Viviane Sassen's first monograph, Flamboya brings together photos from various trips to Africa where she lived as a child.
Although Sassen grew up in the Netherlands, she lived in Kenya from the ages of two to five as her father worked in a local hospital. Her first return to the continent was in 2001 at the age of 29. Flamboya includes primarily portraits that Sassen made collaboratively with her subjects, some spontaneous and others performative.
Flamboya includes over fifty photographs taken across Africa—from Cape Town to Kenya to Zambia—that disregard traditional boundaries of genres and tackle the problematic bond between photography, imperialism, and the colonial imagination. Viviane Sassen’s aesthetic vocabulary suggestively recalls documentary as much as staged photography and relies on a visual economy that invites the formulation of multiple interpretations. Seen through Sassen’s lens, the ethnic 'Other' interrogates the traditional nexus laid between vision, knowledge, and power, which lies at the heart of the history and ideology of photography.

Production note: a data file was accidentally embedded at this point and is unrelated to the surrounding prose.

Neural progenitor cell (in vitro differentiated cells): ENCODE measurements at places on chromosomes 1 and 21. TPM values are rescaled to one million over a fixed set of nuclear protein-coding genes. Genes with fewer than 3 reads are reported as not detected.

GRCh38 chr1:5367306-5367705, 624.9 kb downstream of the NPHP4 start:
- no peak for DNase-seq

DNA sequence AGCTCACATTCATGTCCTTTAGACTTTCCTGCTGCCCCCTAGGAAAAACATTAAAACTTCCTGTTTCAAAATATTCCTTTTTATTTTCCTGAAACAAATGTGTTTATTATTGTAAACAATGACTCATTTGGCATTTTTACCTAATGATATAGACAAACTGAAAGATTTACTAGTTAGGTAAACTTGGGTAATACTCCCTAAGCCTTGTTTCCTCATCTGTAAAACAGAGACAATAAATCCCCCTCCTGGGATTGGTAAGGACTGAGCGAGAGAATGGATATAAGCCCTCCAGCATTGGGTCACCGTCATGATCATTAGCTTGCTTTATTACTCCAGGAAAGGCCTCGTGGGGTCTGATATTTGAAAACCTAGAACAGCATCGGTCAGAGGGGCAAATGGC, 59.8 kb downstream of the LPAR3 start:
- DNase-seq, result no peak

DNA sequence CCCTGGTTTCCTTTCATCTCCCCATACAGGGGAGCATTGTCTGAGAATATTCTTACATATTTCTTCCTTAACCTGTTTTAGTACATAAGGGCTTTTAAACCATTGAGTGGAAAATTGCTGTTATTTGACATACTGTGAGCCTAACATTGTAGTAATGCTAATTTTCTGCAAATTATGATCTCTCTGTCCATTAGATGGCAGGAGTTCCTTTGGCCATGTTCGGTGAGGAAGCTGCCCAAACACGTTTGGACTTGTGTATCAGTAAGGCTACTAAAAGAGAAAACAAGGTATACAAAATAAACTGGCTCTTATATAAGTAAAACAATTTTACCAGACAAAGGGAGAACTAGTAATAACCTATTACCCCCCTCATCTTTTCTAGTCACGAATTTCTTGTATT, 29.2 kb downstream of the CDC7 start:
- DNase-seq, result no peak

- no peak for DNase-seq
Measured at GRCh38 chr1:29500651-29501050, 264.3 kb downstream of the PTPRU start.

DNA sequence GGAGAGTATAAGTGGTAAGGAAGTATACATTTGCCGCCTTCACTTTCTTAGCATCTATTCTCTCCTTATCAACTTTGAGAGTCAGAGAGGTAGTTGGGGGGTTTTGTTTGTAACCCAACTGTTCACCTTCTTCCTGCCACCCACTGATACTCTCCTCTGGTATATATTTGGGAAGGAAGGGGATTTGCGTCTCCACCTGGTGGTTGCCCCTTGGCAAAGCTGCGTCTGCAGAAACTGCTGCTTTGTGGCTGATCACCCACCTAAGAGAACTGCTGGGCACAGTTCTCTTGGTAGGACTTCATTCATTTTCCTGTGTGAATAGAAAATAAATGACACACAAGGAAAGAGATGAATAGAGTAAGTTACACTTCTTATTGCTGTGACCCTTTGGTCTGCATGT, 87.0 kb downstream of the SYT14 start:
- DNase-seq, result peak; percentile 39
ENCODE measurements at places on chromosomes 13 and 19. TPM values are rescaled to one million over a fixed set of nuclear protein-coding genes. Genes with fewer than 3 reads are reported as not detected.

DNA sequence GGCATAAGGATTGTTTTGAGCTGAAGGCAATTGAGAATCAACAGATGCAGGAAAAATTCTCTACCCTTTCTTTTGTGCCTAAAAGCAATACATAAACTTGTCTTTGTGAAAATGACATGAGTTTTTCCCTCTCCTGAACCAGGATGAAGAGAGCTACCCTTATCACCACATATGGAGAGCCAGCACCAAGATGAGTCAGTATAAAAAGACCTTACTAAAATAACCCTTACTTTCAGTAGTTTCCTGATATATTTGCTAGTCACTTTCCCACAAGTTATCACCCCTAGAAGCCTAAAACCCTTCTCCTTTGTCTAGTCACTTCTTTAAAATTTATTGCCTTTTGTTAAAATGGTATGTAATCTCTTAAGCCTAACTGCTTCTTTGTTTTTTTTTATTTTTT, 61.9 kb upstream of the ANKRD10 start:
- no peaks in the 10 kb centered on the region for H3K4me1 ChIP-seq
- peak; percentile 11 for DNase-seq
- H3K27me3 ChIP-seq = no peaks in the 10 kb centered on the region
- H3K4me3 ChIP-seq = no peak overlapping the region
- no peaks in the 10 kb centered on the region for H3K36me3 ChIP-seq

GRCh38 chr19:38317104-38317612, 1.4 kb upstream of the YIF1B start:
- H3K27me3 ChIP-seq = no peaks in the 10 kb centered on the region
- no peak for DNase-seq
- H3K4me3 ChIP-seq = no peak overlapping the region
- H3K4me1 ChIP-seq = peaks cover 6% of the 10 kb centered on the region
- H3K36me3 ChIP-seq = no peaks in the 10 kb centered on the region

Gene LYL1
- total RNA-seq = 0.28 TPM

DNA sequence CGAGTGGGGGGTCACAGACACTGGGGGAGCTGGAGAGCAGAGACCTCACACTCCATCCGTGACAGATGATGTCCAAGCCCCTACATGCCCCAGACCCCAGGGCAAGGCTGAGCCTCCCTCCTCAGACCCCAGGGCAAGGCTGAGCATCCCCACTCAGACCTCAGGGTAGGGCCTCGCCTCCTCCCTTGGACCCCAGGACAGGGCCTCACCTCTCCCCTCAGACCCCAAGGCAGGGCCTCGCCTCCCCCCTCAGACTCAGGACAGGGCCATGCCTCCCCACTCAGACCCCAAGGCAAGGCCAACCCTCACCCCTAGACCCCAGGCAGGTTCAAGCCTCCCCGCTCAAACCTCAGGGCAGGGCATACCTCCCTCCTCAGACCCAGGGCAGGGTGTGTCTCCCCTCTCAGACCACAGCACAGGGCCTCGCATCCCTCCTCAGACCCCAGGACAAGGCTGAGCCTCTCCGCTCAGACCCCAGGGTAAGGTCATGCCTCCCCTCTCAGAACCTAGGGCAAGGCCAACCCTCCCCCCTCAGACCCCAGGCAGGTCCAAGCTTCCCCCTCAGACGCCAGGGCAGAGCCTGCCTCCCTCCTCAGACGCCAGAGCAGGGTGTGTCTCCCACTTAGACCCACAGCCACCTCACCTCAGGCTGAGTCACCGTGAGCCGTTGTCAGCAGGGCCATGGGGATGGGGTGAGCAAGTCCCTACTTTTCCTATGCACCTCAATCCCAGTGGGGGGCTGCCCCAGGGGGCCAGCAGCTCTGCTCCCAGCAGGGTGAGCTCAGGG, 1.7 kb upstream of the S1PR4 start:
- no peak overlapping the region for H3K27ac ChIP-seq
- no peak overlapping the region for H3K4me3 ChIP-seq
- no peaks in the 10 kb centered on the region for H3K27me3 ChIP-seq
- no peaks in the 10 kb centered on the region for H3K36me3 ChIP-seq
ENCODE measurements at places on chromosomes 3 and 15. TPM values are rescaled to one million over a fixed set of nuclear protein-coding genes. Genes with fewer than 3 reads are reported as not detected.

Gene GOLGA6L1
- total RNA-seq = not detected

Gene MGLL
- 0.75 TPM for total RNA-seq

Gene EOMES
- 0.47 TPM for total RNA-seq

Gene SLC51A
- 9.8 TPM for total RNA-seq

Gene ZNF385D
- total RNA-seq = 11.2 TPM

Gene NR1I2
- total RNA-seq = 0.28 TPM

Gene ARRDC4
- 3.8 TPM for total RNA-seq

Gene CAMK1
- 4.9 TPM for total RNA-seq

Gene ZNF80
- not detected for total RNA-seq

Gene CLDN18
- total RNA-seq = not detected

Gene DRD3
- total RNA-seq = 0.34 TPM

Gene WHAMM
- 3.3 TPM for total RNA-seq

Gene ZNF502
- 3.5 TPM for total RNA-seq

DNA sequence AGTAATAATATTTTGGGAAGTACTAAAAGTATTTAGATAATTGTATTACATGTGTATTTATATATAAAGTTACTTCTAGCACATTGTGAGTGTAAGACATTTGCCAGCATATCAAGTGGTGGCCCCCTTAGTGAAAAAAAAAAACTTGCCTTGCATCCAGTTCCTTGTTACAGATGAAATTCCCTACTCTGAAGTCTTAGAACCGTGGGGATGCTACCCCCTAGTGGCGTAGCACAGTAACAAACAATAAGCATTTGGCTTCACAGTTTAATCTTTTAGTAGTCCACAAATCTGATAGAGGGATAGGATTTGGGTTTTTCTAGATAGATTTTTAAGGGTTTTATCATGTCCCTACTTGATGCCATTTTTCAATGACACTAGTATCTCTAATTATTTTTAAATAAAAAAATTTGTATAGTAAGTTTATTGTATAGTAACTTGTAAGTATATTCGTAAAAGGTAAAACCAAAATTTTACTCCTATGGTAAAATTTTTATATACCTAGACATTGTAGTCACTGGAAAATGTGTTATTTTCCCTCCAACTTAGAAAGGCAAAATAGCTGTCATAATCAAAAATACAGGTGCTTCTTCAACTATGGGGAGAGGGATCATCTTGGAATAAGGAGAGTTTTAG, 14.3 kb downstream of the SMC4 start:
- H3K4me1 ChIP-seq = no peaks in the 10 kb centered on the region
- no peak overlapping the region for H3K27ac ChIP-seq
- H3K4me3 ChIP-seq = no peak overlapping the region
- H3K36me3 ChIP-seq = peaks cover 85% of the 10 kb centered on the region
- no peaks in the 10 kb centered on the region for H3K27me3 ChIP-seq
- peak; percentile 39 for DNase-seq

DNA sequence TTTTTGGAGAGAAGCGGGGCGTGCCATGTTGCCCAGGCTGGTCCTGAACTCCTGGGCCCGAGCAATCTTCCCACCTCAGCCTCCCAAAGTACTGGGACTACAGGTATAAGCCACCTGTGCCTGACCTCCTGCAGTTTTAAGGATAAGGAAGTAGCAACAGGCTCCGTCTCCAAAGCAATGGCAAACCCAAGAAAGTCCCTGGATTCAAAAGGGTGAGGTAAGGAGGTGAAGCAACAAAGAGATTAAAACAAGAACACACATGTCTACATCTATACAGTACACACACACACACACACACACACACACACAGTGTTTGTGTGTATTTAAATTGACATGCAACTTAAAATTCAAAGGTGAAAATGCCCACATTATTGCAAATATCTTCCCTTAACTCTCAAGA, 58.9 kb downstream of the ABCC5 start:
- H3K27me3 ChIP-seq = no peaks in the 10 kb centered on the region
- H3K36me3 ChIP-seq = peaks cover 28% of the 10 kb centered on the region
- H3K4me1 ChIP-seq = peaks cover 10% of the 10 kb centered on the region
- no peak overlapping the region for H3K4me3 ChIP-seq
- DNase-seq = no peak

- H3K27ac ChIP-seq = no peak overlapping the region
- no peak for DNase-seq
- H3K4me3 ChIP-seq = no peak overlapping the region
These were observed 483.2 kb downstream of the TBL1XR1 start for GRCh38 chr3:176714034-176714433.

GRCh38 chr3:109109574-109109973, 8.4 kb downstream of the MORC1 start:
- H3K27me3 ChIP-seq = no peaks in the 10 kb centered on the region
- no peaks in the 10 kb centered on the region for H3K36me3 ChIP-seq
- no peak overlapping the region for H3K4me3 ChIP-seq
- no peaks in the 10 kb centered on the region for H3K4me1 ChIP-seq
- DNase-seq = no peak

"As long as I can remember, I have felt very close to Africa. This is most probably due to the fact that I lived with my family in Kenya when I was a child. Yet, this very experience of closeness has also engendered contradictory feelings. While feeling to be a part of this world, I have also kept on being aware of the fact that I would never really be a part of it. Very soon, I have come to understand that I would always remain a stranger. In this way I try in my work to figure this ambiguity. You feel close but at the same time distant. And that is something that is most of times absent in traditional Western depictions of Africa, always clearly reflecting the interpretation and gaze of Westerners." — Viviane Sassen